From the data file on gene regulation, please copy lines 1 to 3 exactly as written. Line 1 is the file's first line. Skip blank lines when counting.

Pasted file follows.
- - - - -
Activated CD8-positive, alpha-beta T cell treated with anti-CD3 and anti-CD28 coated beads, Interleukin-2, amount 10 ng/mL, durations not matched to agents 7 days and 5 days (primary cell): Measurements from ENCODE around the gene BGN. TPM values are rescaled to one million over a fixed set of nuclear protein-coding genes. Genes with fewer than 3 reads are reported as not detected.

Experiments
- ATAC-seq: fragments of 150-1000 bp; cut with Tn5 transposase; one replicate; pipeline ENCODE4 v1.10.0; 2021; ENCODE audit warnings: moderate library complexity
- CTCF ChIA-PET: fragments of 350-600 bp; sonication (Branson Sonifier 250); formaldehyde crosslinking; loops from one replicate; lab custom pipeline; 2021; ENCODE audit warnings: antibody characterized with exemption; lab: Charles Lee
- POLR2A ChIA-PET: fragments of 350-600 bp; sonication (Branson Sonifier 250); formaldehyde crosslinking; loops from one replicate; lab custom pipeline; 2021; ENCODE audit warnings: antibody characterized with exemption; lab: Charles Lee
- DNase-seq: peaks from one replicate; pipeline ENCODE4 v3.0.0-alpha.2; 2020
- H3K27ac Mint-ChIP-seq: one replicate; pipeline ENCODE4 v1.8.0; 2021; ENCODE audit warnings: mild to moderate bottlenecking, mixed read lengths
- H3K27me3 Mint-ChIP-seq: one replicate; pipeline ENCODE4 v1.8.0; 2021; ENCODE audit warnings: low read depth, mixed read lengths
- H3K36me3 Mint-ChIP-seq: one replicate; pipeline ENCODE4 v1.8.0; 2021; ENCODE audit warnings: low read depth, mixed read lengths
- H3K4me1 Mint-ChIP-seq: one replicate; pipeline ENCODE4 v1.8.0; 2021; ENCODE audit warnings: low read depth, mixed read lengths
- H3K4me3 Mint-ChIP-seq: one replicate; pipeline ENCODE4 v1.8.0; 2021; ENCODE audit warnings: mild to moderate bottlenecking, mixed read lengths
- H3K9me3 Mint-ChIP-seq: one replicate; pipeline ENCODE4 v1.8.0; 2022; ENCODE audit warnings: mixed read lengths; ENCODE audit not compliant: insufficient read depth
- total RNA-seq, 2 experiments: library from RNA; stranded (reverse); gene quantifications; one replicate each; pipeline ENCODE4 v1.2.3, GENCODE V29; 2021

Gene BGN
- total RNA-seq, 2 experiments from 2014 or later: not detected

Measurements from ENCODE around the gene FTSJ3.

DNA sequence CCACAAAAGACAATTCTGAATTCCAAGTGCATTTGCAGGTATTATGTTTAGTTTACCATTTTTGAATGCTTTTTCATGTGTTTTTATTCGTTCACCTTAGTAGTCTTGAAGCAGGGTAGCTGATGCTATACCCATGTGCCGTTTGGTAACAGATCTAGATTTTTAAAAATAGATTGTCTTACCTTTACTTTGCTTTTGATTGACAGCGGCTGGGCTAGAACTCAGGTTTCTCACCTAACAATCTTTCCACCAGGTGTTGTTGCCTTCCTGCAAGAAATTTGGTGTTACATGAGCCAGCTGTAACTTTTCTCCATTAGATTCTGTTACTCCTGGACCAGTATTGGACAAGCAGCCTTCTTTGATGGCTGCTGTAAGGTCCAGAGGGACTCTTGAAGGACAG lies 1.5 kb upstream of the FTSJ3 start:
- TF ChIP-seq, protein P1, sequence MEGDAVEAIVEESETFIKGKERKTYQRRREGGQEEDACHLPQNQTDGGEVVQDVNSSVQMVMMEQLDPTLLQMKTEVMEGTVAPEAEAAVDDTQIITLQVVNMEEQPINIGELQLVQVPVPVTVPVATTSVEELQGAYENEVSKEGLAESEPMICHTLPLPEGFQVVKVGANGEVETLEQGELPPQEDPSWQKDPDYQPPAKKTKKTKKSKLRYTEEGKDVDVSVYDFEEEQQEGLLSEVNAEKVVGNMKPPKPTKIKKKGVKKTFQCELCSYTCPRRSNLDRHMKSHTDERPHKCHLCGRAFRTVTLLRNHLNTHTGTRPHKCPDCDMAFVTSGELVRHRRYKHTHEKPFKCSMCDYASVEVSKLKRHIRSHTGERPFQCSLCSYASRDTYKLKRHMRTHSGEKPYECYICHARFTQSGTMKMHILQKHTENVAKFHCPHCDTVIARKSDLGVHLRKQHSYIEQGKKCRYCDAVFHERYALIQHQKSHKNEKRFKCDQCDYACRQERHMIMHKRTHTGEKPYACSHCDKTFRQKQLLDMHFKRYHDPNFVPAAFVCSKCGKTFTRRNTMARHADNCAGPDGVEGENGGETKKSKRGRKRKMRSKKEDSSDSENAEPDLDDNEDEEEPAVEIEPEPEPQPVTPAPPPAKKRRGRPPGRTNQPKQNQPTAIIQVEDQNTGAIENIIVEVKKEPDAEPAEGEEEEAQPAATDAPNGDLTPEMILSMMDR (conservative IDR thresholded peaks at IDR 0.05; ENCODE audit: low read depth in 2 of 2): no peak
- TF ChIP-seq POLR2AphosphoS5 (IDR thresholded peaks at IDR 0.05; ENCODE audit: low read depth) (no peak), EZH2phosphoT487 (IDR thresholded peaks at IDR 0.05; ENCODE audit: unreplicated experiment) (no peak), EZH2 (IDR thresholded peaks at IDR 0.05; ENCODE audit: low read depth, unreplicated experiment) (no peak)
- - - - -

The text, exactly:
Activated CD8-positive, alpha-beta T cell treated with anti-CD3 and anti-CD28 coated beads, Interleukin-2, amount 10 ng/mL, durations not matched to agents 7 days and 5 days (primary cell): Measurements from ENCODE around the gene BGN. TPM values are rescaled to one million over a fixed set of nuclear protein-coding genes. Genes with fewer than 3 reads are reported as not detected.

Experiments
- ATAC-seq: fragments of 150-1000 bp; cut with Tn5 transposase; one replicate; pipeline ENCODE4 v1.10.0; 2021; ENCODE audit warnings: moderate library complexity